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The Puzzle Surrounding a Father's Day Photo of Jailed Chinese Politician Bo Xilai and His Son

Bo Guagua changed his profile picture on the Father's Day. From Bo Guagua's Facebook.

Bo Guagua changed his profile picture on the Father's Day. From Bo Guagua's Facebook.

Bo Guagua was born into an elite Chinese Communist Party family. His father, disgraced top official Bo Xilai, was only a few years ago a rising political star who promoted far-left Maoist policies and led a strong-arm crackdown on organized crime in Chongqing.

On Father’s Day, June 21, of this year, Bo changed his profile photo on Facebook to a childhood snapshot in which his father teaches him Tai Chi beside a lake. Some would consider it pretty normal for a son to miss his father on the special day.

Coincidentally, on the same day, party-affiliated Beijing Times dismissed the younger Bo as the “deceitful second generation of a government official” (坑爹官二代) in a widely circulated article published on the newspaper's official WeChat account.

The article, titled “Father's Day: Let's talk about the ‘deceitful second generation of a government official”, mocks the children of corrupt politicians:

今天是父亲节,一些人只能待在「四面高墙」或是异国他乡,追思昔日的「父愛如山」和富贵荣华。这群人有共同特点─坑爹。

Today is Father's Day. Some people can only greet this day enclosed by four walls [in jail] or in exile, dwelling on the “father's love” and wealthy life of the past. These people share the same characteristic — deceitful.

Without any public comments from Bo to go on, Chinese netizens were left to figure out the exact motivations behind his Facebook photo change. As to the Beijing Times‘ commentary, a number of overseas Chinese media outlets speculated if it implies the next round of authorities’ anti-corruption campaign would target the children of corrupt officials.

During his time in power in Chongqing, Bo's father Bo Xilai staged campaigns “praising red communism and striking criminal gangs” — including arranging people to sing red songs, showing propaganda films on local TV channels and arresting some gang-affiliated officials — and promoted the concept of the “red GDP.” Most local people viewed the campaigns as strengthening public security, but some suspected Bo Xilai was using them to purge the dissident subordinates from the Party.

Bo has enjoyed more privilege than most ordinary Chinese. He attended the prestigious Harrow School in England, and later studied at Oxford University and Harvard University. In 2009, he was nominated as one of “Ten Outstanding Chinese Young Persons” in the U.K. His luxurious life overseas — clubbing, partying even as his father faced trial, and allegedly driving a red Ferrari (although details of this story are conflicting) — has frequently been fodder for public gossip.

In an address at Peking University in May 2009, Bo responded to the perception that he has a sense of superiority due to his elite family. Below is an excerpt of a report by mainland China media Southern Weekly:

家世再度成为现场无法回避的话题。一位同学问:“虽然说人人生而平等,但是像你可以从小到外国去深造,还可以在父亲的帮助下去部队锻炼,这些都是普通人不敢想象的。”

“从理论上来讲,没有绝对平等”,薄瓜瓜回应说:“我要是生下来就缺胳膊断腿,那也是不一样的,人和人有不同的地位,不同的机会,而且运气是不一样的……但是我相信人的得和失最终是平等的,万事都是平衡的。表面上我可以得到更多的爱,但是同时我也得到很多的恨。”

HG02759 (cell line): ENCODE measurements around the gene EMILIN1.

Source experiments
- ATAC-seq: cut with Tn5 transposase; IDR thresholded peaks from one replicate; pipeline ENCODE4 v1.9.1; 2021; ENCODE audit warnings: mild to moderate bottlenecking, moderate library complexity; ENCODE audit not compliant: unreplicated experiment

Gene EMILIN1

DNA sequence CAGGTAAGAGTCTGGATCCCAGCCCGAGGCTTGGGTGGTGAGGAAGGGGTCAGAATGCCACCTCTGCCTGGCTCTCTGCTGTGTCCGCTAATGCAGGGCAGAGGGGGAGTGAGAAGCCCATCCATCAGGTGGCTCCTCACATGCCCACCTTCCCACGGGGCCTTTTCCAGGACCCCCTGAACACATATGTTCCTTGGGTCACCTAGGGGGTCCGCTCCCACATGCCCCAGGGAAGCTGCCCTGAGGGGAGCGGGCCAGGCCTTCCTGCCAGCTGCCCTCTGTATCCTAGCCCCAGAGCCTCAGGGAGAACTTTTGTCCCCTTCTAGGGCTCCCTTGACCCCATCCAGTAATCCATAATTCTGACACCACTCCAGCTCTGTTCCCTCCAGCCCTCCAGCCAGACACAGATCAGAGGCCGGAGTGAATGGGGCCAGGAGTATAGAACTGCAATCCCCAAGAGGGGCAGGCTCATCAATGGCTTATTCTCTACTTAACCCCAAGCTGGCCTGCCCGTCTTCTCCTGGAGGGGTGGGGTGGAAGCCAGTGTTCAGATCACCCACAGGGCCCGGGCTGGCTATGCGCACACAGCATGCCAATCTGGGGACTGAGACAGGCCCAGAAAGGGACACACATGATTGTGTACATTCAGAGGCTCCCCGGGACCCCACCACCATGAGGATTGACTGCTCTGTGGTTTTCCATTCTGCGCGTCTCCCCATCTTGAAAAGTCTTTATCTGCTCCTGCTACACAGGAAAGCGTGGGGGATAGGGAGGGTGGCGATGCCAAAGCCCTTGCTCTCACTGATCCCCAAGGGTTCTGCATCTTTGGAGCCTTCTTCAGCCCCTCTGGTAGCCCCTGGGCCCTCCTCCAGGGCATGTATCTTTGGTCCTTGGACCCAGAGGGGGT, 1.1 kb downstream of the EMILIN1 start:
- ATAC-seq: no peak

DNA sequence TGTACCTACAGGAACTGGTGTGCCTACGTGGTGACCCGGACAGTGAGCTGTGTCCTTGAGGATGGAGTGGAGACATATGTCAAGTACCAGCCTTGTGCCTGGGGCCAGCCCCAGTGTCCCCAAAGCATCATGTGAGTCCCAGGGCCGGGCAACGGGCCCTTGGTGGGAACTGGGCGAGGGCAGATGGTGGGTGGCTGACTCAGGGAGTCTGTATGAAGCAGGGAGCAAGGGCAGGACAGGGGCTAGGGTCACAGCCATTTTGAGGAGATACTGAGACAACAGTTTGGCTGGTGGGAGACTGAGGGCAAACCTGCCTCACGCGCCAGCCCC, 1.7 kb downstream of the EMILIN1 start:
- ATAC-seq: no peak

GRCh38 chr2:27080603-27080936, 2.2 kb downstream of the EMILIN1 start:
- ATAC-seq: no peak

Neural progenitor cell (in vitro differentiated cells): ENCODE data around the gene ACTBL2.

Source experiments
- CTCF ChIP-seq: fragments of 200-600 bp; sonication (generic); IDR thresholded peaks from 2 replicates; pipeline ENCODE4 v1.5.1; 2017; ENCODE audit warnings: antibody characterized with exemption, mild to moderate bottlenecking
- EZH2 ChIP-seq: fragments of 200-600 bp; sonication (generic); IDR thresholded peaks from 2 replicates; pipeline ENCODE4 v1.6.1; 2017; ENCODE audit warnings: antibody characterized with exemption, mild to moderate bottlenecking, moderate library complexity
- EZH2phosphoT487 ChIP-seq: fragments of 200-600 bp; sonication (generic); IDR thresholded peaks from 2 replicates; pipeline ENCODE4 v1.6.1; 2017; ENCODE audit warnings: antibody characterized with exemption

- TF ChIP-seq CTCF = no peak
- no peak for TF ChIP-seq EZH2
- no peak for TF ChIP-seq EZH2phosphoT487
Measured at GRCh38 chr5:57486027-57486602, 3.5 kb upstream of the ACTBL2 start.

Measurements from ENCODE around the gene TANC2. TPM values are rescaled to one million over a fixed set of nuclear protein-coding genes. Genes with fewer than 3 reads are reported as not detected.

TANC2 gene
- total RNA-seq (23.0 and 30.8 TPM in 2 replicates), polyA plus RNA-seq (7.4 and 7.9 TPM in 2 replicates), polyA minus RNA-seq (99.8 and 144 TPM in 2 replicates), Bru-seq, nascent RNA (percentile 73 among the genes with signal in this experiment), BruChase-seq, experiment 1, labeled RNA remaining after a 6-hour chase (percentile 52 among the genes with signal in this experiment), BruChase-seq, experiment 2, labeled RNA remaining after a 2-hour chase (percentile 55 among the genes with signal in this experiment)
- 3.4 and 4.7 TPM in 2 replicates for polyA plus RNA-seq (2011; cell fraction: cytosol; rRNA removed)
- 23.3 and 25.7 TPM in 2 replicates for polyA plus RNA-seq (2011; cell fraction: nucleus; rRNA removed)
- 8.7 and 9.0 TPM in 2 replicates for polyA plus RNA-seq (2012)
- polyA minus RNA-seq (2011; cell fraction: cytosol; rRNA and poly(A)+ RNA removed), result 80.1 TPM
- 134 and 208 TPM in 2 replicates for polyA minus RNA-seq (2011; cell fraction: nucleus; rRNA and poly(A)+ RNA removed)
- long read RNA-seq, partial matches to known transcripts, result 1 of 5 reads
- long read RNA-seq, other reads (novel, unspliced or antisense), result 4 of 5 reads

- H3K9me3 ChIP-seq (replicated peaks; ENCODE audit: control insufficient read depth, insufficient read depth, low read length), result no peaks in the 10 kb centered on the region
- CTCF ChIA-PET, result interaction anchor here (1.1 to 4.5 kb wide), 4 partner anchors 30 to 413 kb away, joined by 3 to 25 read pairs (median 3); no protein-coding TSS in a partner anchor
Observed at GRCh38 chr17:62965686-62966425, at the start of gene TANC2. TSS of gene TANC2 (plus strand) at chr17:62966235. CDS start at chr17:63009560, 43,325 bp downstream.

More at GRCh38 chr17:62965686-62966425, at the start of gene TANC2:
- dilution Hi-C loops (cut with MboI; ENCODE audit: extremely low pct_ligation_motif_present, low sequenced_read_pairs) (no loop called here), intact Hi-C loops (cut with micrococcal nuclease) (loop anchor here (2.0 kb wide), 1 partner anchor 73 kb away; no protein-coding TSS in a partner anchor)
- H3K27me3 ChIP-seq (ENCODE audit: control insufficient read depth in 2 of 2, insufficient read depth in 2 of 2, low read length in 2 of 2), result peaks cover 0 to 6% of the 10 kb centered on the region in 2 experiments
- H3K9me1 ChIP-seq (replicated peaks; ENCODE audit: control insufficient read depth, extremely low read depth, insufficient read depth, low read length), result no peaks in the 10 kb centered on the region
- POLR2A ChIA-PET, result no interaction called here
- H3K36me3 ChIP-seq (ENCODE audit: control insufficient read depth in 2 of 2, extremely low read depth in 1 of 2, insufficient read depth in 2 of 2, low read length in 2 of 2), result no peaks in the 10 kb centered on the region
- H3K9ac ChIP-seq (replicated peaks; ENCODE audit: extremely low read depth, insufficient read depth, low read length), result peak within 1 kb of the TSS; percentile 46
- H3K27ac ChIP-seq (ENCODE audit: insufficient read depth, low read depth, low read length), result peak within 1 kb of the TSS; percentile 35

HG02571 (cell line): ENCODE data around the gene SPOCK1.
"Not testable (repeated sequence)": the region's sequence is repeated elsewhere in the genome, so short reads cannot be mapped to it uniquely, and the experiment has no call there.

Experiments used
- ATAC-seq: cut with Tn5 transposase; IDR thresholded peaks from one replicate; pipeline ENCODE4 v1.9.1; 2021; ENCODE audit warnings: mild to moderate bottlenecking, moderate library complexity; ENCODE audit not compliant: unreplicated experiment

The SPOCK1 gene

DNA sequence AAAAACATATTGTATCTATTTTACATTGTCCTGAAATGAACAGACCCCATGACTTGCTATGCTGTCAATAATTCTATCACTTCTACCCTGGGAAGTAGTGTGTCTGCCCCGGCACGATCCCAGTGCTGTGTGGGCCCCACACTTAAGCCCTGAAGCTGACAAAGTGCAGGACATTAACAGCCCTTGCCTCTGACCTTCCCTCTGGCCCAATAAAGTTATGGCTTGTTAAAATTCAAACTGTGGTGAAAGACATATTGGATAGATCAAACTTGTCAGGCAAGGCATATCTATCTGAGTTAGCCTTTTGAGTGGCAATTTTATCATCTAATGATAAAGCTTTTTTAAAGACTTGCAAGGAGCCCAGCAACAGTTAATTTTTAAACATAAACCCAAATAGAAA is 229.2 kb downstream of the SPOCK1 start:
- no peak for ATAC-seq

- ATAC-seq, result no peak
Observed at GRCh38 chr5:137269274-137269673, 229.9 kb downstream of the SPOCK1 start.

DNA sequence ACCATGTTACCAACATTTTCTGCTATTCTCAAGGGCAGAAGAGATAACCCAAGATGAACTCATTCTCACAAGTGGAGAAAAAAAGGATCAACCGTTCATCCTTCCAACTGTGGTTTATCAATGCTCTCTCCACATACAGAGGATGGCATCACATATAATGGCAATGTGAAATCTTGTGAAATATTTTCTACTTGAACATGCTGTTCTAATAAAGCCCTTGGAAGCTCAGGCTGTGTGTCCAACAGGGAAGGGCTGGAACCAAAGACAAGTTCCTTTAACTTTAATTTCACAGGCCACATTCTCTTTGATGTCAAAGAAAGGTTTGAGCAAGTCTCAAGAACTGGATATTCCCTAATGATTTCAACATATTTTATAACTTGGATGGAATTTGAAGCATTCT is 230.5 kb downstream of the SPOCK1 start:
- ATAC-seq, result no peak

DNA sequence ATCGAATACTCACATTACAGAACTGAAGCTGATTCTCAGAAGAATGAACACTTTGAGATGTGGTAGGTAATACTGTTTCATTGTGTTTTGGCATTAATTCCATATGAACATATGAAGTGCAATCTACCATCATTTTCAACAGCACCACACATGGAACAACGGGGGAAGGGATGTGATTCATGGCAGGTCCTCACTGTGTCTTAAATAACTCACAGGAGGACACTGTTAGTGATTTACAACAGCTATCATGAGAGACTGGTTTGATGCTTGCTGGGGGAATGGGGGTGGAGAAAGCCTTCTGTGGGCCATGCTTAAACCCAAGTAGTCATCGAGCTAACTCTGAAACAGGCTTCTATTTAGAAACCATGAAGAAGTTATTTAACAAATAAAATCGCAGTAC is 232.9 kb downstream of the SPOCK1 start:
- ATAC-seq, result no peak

他还主动回忆家史:“在文革的时候,我的家庭饱受风霜,我爷爷一生坐了22年牢,我的父亲当时才17岁,也坐牢5年,我的妈妈当时才八九岁,一出街头就要被人辱骂。我也从来没有见过我的奶奶,因为在文革时候就被打死了。所以好多人只看到优越,看到好的,没有看到磨难……”

Again, his family became an unavoidable topic at the address. A student asked, “Although everyone is born equal, you have been able to study abroad as a child and can receive military training with the help of your father, these experiences are unimaginable things for average people.”

“Theoretically speaking, there is no absolute equality,” Bo responded, “If I were born with a physical defect unlike everyone else, people have various ranks, opportunities and fortune…But I believe that what a person obtains is equivalent to their loss; everything balances out. On the surface, I can get more love, but I am also the target of much resentment.”

He also took initiative to reminisce about his family’s past: “During the Cultural Revolution, my family suffered much — my grandpa was jailed for 22 years when my 17-year-old father was also jailed for 5 years. My mother was merely 8 or 9 years old, she was insulted when walking around streets. I have never met my grandma because she was beaten to death during the Cultural Revolution. So many people only see the superiority and the fame, but they ignore the hardship [of our family]…

After the former chief of Chongqing police bureau Wang Lijun unsuccessfully attempted to seek asylum in the local U.S. consulate on February 6, 2012, Bo Xilai was investigated by the Central Commission for Discipline Inspection and removed from his position on the Central Politburo Standing Committee. On September 22, 2013, he was sentenced to life in prison for several charges of abusing power and bribery. One year earlier, on August 20, 2012, Bo Guagua’s mother Gu Kailai was convicted of murdering an English businessman in a hotel in Chongqing and received a suspended death sentence.

Since then, Bo has been keeping a low profile. The latest photo of him shows him clutching several shopping bags while shopping in luxurious stores on Fifth Avenue in New York last December.

On Twitter-like Weibo, TV program producer Xiang Shuaijun showed more sympathy for Bo's current situation:

父亲永远是父亲,无论其曾经是所谓的高官显要,而今是所谓的监牢囚徒。儿子永远是儿子,无论其曾经是无忧无虑的欢乐,而今是海外漂泊的艰辛。岁月流转,世事沧桑。爱依旧,心不改。

The father is forever the father, whatever he was, a so-called political figure, now he has been put in prison. The son is forever the son, he has lived a care-free life, now he is living overseas suffering hardships. Time passes by, the circumstances of life change. Love remains, the heart is unchanged.

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